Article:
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2023 NFL Draft prospect profile - Zach Charbonnet, RB, UCLA

Can Charbonnet take some of the load off of Saquon Barkley’s shoulders?

COLLEGE FOOTBALL: NOV 19 USC at UCLA Photo by Jordon Kelly/Icon Sportswire via Getty Images

The 2023 NFL Draft is deep at several positions, and the running back class is one of the deepest position groups.

There are runners to not only fit but start in every offensive scheme used in the NFL. There are well-rounded “bell cow” backs, explosive or agile speedsters, and big power backs. UCLA’s Zach Charbonnet headlines the power backs in this year’s draft class. Charbonnet isn’t just a bruising runner, but also a gliding athlete who can pick up chunk yardage in the open field.

Running back has been considered an under-the-radar need for the New York Giants, and they have long needed a power back to pair with Saquon Barkley. They (probably) won’t be drafting a runner highly, but could Charbonnet appeal if he happens to slide on draft day?

Prospect: Zach Charbonnet (24)
Games Watched: vs. Utah (2022), vs. Oregon (2022), vs. Arizona (2022), vs. USC (2022)


Courtesy Kent Lee Platte (@mathbomb) |


Games Played: 40

Carries: 566
Yards (YPC): 3,346 (5.9 per carry)
Receptions: 75
Yards (YPC): 589 (7.9 per catch)
Touchdowns: 39

2022 Stats

Games Played: 10

Carries: 195
Yards (YPC): 1,359 (7.0 per catch)
Receptions: 39
Yards (YPC): 321 (8.8 per catch)
Touchdowns: 14

Quick Summary

Best: Power, contact balance, competitive toughness, quickness, burst, size
Worst: Agility, long speed, downfield receiving
Projection: A starting running back or important role player in an active rotation.

Game Tape

Full Report

UCLA’s Zach Charbonnet has a good blend of size, power, athleticism, and competitive toughness to play the position at the NFL level.

Charbonnet is a good-sized running back at 6-foot, 214 pounds, though he appears bigger on the field. He is a powerful runner who primarily plays out of the shotgun formation, though he did also play from behind center in short-yardage situations. Likewis, Charbonnet usually ran out of zone blocking schemes in UCLA’s offense, and outside zone at that. He was also asked to execute inside zone runs and man-gap runs as well.

Charbonnet has a good burst and accelerates relatively well for a bigger back. That acceleration allows him to be patient behind the line of scrimmage and allow his blocks to be established before accelerating downhill. He does a good job of exploding through the line of scrimmage and consistently has two hands on the ball when he runs through traffic. Charbonnet has excellent contact balance to go with his power as a runner. He is able to bounce off of shoulder checks and disregard arm tackles, even from linebackers and some linemen. Charbonnet is a very hard runningback for individual defenders to bring down, and he has the ability to run through stumbles and regain his feet on the move.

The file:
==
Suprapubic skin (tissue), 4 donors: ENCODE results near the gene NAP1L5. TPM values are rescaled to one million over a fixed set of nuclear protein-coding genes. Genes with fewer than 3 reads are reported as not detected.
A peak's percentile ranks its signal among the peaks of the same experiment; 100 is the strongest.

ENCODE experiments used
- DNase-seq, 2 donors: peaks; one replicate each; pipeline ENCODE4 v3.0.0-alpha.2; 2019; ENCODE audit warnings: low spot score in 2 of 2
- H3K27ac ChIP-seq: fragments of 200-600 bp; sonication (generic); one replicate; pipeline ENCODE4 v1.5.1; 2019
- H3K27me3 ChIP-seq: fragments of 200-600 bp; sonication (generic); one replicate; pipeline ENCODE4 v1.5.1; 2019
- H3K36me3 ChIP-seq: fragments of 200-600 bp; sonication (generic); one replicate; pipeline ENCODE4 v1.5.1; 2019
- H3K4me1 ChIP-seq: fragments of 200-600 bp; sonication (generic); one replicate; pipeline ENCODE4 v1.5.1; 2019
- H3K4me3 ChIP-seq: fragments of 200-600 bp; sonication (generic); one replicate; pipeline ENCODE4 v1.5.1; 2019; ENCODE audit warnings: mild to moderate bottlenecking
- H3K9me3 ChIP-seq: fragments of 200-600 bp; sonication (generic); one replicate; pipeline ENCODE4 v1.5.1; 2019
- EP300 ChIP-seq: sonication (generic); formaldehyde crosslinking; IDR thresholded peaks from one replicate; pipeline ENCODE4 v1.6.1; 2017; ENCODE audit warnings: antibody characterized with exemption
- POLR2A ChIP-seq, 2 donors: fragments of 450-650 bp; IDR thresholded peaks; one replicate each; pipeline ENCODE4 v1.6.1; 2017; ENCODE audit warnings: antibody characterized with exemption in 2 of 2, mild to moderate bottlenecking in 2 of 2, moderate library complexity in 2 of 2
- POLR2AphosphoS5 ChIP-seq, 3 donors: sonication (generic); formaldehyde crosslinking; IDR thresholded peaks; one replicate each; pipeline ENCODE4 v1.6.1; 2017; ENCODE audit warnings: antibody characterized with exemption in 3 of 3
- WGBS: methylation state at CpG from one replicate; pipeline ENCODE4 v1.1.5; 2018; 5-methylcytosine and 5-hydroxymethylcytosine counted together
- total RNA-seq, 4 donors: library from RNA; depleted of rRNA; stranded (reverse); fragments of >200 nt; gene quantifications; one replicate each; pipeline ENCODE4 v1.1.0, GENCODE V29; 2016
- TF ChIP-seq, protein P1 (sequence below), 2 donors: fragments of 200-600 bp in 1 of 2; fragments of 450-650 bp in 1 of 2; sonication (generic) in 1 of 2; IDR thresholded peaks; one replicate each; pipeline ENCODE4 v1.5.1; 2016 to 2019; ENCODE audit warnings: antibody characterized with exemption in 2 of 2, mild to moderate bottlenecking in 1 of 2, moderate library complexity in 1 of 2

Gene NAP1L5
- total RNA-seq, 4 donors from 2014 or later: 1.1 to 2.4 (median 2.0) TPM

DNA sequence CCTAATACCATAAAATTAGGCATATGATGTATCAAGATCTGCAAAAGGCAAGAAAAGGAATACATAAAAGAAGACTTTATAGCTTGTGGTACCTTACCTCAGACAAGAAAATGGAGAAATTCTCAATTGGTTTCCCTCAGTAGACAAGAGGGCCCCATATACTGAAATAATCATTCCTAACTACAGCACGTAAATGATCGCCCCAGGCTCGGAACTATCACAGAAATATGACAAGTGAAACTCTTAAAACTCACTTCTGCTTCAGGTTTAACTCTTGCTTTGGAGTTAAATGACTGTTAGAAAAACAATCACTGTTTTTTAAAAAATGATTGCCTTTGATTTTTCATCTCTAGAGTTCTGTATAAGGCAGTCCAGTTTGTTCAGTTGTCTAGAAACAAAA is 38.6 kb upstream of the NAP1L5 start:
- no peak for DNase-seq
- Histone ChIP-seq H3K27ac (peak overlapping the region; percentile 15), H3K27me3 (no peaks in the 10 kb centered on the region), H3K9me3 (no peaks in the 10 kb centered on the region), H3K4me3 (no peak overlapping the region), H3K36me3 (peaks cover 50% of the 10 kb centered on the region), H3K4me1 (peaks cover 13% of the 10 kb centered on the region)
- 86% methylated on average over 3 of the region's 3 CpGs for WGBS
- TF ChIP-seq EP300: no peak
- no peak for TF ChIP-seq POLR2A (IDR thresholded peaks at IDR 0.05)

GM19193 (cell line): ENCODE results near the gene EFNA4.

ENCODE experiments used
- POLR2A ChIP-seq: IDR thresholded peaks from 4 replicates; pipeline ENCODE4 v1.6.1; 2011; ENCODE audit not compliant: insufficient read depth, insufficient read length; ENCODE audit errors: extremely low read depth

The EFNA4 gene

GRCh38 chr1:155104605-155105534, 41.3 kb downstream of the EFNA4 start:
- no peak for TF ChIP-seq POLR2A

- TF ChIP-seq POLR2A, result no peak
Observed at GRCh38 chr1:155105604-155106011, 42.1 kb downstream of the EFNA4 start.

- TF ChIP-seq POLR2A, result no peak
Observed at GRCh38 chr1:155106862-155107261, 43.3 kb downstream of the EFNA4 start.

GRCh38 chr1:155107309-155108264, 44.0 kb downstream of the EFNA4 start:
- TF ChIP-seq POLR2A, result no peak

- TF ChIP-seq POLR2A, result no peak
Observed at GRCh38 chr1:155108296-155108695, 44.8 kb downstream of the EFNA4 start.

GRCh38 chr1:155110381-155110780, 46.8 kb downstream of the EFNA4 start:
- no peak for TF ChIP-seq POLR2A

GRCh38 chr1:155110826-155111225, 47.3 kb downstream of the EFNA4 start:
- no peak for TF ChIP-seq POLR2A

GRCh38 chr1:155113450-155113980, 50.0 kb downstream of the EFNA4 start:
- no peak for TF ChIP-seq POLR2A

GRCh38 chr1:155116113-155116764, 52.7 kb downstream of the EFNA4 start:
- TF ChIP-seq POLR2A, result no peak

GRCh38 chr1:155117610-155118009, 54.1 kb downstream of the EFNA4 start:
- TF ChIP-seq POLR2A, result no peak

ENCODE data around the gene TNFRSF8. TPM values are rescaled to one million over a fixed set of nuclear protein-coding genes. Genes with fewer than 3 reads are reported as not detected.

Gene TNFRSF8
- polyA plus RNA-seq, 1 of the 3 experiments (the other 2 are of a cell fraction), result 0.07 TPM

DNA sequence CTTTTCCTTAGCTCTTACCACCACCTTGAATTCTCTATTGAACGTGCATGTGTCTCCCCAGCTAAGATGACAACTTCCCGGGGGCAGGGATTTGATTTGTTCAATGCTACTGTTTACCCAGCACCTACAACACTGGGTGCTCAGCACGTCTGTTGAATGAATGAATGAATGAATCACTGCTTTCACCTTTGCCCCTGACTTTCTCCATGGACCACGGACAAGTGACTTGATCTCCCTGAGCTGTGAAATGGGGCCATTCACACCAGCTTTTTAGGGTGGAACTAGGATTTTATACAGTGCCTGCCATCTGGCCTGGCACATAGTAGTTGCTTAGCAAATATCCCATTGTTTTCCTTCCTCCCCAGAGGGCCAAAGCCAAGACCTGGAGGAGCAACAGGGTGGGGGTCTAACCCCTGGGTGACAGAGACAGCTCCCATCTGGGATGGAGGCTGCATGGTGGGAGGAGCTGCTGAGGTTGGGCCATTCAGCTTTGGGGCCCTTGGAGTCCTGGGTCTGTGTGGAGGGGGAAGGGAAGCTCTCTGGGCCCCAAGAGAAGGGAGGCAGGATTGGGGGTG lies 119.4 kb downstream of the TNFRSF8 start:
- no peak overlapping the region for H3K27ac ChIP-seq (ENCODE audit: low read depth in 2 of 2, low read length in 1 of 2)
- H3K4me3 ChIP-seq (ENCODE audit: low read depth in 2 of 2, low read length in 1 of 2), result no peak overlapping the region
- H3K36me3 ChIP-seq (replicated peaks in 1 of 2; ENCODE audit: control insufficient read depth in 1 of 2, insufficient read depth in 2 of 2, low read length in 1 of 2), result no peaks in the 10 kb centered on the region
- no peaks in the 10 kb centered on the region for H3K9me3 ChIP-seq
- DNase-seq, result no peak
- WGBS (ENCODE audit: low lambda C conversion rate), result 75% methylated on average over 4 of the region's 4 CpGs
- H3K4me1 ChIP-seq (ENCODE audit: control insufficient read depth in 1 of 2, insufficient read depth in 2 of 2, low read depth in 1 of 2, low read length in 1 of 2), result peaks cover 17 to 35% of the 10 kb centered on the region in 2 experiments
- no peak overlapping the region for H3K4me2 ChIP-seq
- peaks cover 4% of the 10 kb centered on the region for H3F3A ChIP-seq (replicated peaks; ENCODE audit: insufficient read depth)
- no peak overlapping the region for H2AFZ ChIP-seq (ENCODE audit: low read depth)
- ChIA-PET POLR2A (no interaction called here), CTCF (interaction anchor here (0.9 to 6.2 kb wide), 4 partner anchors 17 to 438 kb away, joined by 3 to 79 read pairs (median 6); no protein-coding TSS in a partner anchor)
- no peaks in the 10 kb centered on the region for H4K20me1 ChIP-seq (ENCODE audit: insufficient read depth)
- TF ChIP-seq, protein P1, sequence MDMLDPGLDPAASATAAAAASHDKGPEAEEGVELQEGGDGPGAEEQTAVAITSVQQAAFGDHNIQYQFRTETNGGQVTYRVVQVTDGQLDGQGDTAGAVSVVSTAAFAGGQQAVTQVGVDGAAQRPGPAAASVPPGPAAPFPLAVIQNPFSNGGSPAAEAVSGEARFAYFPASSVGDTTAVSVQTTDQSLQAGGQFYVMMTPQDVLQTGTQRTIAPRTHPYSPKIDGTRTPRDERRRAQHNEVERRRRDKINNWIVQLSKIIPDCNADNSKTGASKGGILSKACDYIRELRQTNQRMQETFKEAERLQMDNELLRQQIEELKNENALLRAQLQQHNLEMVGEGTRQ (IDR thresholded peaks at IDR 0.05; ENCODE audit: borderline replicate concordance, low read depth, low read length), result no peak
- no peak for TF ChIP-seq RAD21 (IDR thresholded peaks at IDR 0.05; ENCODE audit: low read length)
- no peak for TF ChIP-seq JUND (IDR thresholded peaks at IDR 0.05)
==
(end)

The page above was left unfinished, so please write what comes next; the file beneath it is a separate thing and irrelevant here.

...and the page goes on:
He has good vision around the line of scrimmage and does a good job of picking out quickly-closing running lanes, as well as anticipating defenders at the second level. Of course, Charbonnet doesn’t anticipate defenders to avoid them, rather delivering a stiff-arm or lowering his shoulder to run over them.

Charbonnet is a very physical runner who looks to finish his runs by delivering blows to defenders. He will go so far as to not go out of bounds and rather delivering a hit to end his run.

Unlike many power runners, Charbonnet is a capable receiver. He was used as a check-down option in UCLA’s offense, and presents a good target for his quarterback. Charbonnet is a hands catcher who’s relatively dependable – though he does occasionally have concentration drops. He shows his burst after the catch and is a real headache for defensive backs to get on the ground.

Charbonnet wasn’t asked to run a full route tree and didn’t do much down-field receiving.

Charbonnet is a true one-cut runner and isn’t able to string multiple moves together or make defenders miss in space. Likewise, while he has a good initial burst, he lacks great long speed. He can be run down from behind and isn’t going to force bad angles on defenders. Charbonnet has enough speed to maintain his initial separation from most defenders, but isn’t going to run away from many edge defenders, linebackers or defensive backs. That will keep him from being a big-play threat at the NFL level, which might make him a short-yardage back in some teams’ eyes.

Overall Grade: 7.7


Zach Charbonnet projects as a “starting” running back at the NFL level, though his best fit might be as a primary player in an active running back rotation.

Charbonnet is an aggressive and powerful downhill runner who looks to punish defenders who get in his way. He isn’t an elite athlete and won’t be an explosive big play threat at the NFL level, but he should be a consistent producer. He has the ability to keep a team on-schedule between the 20’s, while his burst, balance, and power make him a threat when things speed up in the red zone.

Charbonnet will need to continue to develop as a pass catcher, and the next step will be to run a more expansive route tree and motion to receiver positions. Teams that make heavy use of runners in the passing game will likely have lower grades on Charbonnet, but he should be a good, consistent back for any team that drafts him.